SPRINGFIELD – A recent survey by the Illinois Association of Regional Superintendents of Schools (IARSS) that logged responses from 591 of the state’s 853 districts, concluded that 77% of participating school districts reported a teacher shortage problem.
IARSS President Mark Klaisner called it tragic, saying there are a number of factors to blame; one of which being funding. Since Illinois school funding derives from property taxes, rural schools don’t have the property base to provide competitive salaries, he stated.
“It’s not uncommon that a metro area school district might be able to afford twice the salary of a rural district,” Klaisner said.
In addition, the state has restructured its debt to weigh heavily on the pension process creating insecurity, Klaisner said. Pension insecurity is a big deterrent to prospective teachers, he explained.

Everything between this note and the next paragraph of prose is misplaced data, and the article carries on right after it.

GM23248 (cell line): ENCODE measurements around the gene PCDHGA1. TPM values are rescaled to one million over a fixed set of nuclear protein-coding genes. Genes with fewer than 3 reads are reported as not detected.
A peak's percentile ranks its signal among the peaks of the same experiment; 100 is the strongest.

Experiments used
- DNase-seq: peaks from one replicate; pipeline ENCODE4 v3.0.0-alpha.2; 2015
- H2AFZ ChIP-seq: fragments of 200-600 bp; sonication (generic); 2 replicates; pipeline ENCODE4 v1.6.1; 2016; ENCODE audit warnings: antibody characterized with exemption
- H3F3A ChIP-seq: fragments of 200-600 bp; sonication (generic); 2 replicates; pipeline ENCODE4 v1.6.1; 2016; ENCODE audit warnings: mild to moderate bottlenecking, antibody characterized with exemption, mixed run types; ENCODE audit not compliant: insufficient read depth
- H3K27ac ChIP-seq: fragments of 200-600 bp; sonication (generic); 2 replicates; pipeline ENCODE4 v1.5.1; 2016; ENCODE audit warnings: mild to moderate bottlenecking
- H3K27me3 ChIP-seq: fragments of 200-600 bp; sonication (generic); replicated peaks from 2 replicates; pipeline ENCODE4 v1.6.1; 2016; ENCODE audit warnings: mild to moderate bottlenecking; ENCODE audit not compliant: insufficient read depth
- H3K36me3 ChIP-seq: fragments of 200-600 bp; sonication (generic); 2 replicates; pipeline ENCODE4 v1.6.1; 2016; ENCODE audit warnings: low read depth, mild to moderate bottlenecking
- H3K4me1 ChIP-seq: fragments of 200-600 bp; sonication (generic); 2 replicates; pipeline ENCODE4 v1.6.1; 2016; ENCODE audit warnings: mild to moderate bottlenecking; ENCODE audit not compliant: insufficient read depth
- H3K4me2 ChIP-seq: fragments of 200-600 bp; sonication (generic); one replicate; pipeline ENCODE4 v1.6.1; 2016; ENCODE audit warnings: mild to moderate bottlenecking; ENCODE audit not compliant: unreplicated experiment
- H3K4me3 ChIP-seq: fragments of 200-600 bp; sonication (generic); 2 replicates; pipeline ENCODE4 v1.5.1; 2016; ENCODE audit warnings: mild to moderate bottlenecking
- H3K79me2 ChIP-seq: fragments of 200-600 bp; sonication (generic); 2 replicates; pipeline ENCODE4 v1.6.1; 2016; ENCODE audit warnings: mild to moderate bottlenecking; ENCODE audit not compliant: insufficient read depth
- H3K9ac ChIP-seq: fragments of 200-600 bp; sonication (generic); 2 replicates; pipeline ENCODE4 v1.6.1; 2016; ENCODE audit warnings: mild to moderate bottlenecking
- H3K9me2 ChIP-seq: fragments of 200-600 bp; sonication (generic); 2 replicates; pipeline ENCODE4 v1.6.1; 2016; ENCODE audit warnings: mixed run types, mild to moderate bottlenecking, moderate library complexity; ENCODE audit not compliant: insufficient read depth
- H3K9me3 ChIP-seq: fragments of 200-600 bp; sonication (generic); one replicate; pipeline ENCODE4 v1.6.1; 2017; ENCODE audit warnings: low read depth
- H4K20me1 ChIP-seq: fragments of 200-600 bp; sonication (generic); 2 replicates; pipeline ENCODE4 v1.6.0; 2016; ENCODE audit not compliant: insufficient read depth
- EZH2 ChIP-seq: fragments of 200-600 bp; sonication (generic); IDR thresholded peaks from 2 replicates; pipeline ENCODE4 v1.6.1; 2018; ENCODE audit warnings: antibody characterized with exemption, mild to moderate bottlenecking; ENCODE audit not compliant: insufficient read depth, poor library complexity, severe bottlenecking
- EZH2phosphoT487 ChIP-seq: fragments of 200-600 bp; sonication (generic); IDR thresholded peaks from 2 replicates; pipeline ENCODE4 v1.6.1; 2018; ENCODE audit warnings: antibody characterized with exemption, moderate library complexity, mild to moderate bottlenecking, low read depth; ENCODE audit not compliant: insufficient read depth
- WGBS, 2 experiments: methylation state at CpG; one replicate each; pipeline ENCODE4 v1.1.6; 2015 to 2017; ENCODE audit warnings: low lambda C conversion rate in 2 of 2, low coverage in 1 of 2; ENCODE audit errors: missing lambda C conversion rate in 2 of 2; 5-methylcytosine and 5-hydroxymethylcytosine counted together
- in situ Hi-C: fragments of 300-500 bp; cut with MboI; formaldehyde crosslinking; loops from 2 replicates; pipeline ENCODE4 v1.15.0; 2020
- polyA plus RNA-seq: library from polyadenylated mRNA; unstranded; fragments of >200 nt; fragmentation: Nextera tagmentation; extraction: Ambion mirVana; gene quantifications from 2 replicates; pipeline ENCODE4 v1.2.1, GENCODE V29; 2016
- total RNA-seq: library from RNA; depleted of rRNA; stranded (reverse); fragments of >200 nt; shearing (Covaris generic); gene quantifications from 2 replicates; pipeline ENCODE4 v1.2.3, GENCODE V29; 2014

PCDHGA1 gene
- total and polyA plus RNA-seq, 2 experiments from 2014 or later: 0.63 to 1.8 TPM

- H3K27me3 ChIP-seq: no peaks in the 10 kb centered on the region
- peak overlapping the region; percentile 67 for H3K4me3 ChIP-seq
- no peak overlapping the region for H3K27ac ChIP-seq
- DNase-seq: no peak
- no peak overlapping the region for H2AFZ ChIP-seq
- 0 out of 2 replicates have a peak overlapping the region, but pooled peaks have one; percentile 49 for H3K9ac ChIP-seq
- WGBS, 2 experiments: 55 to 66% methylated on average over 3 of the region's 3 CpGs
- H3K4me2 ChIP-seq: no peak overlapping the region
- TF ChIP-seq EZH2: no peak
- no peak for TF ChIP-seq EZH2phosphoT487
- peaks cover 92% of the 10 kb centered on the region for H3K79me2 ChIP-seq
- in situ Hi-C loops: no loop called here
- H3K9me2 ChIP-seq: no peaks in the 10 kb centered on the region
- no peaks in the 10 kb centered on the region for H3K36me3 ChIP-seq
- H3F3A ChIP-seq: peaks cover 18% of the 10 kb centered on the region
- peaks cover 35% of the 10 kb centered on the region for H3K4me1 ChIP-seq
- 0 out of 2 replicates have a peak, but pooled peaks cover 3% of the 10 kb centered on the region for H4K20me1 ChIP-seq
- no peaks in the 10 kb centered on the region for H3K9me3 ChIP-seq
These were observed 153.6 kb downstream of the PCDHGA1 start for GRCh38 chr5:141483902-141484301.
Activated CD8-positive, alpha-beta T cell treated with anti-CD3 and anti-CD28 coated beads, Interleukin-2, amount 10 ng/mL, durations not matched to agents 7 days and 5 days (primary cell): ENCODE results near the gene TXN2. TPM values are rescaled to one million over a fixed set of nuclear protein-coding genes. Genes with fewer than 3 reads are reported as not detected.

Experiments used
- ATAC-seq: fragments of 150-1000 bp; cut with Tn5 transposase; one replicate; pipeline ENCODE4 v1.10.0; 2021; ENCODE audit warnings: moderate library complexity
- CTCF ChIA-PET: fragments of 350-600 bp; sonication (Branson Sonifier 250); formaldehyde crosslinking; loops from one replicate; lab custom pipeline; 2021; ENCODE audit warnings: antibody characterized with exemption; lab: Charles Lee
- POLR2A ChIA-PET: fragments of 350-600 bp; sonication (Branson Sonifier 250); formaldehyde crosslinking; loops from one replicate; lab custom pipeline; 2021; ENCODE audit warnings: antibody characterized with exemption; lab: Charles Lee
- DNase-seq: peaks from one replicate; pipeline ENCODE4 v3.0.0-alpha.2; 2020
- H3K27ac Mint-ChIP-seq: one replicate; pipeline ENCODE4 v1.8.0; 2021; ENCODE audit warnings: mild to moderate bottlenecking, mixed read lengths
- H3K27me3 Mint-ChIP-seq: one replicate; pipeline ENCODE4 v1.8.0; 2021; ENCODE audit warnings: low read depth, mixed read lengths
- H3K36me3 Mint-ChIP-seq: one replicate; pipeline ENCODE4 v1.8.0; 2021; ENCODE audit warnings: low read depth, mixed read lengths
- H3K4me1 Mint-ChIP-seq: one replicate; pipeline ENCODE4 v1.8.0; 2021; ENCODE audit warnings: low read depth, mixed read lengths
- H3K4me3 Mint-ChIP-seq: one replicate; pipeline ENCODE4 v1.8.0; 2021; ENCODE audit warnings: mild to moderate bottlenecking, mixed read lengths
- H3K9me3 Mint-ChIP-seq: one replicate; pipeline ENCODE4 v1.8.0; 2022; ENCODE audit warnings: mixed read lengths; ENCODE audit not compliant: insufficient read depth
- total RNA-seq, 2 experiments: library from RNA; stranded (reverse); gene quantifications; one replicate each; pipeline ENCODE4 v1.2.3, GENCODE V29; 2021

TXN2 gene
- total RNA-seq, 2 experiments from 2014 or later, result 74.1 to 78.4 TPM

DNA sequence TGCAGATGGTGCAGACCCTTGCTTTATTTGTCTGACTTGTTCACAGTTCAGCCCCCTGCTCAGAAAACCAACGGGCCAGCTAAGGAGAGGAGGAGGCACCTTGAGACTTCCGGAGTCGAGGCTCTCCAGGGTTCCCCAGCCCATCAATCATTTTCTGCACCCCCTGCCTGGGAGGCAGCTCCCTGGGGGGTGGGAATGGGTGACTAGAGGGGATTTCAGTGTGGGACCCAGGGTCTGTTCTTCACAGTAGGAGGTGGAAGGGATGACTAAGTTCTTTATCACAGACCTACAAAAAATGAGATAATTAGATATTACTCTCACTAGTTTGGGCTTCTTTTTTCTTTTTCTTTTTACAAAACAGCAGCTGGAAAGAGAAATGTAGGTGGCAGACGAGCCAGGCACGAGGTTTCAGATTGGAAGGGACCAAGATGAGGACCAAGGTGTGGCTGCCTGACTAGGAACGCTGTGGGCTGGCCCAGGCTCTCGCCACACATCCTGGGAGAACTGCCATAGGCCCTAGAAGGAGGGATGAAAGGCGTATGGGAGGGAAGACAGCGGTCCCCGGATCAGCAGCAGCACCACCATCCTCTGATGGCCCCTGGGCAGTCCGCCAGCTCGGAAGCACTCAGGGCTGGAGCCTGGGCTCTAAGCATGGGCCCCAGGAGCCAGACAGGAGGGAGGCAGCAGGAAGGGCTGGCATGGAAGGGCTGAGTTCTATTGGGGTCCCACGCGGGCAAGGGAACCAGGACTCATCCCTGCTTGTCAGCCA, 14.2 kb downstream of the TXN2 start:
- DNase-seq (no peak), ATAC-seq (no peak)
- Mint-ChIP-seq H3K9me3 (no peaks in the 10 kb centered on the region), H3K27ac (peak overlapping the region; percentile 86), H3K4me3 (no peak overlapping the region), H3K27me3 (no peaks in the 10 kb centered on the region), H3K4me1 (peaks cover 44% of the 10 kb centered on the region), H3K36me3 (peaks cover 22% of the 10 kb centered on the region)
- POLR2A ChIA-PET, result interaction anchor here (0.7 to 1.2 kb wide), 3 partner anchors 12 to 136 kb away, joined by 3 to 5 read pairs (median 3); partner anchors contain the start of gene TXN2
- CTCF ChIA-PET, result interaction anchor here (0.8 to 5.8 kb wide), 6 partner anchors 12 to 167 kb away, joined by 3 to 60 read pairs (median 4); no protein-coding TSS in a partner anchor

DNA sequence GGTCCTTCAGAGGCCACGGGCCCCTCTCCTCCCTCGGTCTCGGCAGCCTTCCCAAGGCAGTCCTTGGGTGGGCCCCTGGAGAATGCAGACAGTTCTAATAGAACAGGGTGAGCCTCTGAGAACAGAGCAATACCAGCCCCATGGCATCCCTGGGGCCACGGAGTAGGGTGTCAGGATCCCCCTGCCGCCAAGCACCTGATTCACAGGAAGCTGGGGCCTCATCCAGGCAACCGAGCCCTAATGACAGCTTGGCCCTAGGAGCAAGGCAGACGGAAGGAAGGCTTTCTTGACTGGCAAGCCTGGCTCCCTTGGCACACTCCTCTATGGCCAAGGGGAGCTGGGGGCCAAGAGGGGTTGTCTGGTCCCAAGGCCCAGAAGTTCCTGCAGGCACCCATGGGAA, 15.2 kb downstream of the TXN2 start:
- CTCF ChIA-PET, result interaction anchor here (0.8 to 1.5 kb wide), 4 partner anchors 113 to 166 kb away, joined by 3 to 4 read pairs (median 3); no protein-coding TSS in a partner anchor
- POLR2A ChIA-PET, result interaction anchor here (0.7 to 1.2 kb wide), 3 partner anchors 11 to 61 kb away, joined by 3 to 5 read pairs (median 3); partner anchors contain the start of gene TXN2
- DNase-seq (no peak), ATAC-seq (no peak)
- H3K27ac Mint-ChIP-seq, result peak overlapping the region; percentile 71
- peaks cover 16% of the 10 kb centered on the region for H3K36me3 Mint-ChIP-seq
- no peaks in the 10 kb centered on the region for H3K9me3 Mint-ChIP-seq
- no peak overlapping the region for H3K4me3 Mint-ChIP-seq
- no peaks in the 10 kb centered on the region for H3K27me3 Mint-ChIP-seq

Now, the health crisis has created even more reasons for teachers to stay out of Illinois classrooms. Since the start of COVID-19, the survey found that 93% of school district respondents reported difficulties hiring substitute teachers.
As the pandemic forced more virtual interaction, the technological element of teaching went through the roof, Klaisner said. This deterred some from filling jobs, while fear of catching the virus kept others away.
Klaisner said they are talking to a number of organizations like Relay University and the Golden Apple Foundation to come up with ways Illinois can attract more teachers.